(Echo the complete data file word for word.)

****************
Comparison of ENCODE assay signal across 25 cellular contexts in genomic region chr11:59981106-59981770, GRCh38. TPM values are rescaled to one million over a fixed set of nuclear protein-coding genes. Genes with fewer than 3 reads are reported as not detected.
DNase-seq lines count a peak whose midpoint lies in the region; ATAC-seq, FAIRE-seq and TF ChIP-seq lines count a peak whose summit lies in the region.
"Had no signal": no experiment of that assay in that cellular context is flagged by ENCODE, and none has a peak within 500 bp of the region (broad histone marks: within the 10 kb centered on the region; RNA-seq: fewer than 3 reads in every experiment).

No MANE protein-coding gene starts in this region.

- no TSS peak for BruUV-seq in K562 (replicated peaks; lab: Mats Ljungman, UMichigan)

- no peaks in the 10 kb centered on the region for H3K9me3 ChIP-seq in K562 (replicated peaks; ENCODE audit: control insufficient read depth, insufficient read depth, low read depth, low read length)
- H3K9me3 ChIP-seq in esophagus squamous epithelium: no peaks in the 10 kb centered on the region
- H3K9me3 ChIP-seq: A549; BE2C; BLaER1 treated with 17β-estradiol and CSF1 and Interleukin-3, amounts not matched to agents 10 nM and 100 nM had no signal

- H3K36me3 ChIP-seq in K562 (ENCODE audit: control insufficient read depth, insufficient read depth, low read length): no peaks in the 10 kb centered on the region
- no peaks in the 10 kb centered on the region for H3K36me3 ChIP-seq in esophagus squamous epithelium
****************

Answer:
Comparison of ENCODE assay signal across 25 cellular contexts in genomic region chr11:59981106-59981770, GRCh38. TPM values are rescaled to one million over a fixed set of nuclear protein-coding genes. Genes with fewer than 3 reads are reported as not detected.
DNase-seq lines count a peak whose midpoint lies in the region; ATAC-seq, FAIRE-seq and TF ChIP-seq lines count a peak whose summit lies in the region.
"Had no signal": no experiment of that assay in that cellular context is flagged by ENCODE, and none has a peak within 500 bp of the region (broad histone marks: within the 10 kb centered on the region; RNA-seq: fewer than 3 reads in every experiment).

No MANE protein-coding gene starts in this region.

- no TSS peak for BruUV-seq in K562 (replicated peaks; lab: Mats Ljungman, UMichigan)

- no peaks in the 10 kb centered on the region for H3K9me3 ChIP-seq in K562 (replicated peaks; ENCODE audit: control insufficient read depth, insufficient read depth, low read depth, low read length)
- H3K9me3 ChIP-seq in esophagus squamous epithelium: no peaks in the 10 kb centered on the region
- H3K9me3 ChIP-seq: A549; BE2C; BLaER1 treated with 17β-estradiol and CSF1 and Interleukin-3, amounts not matched to agents 10 nM and 100 nM had no signal

- H3K36me3 ChIP-seq in K562 (ENCODE audit: control insufficient read depth, insufficient read depth, low read length): no peaks in the 10 kb centered on the region
- no peaks in the 10 kb centered on the region for H3K36me3 ChIP-seq in esophagus squamous epithelium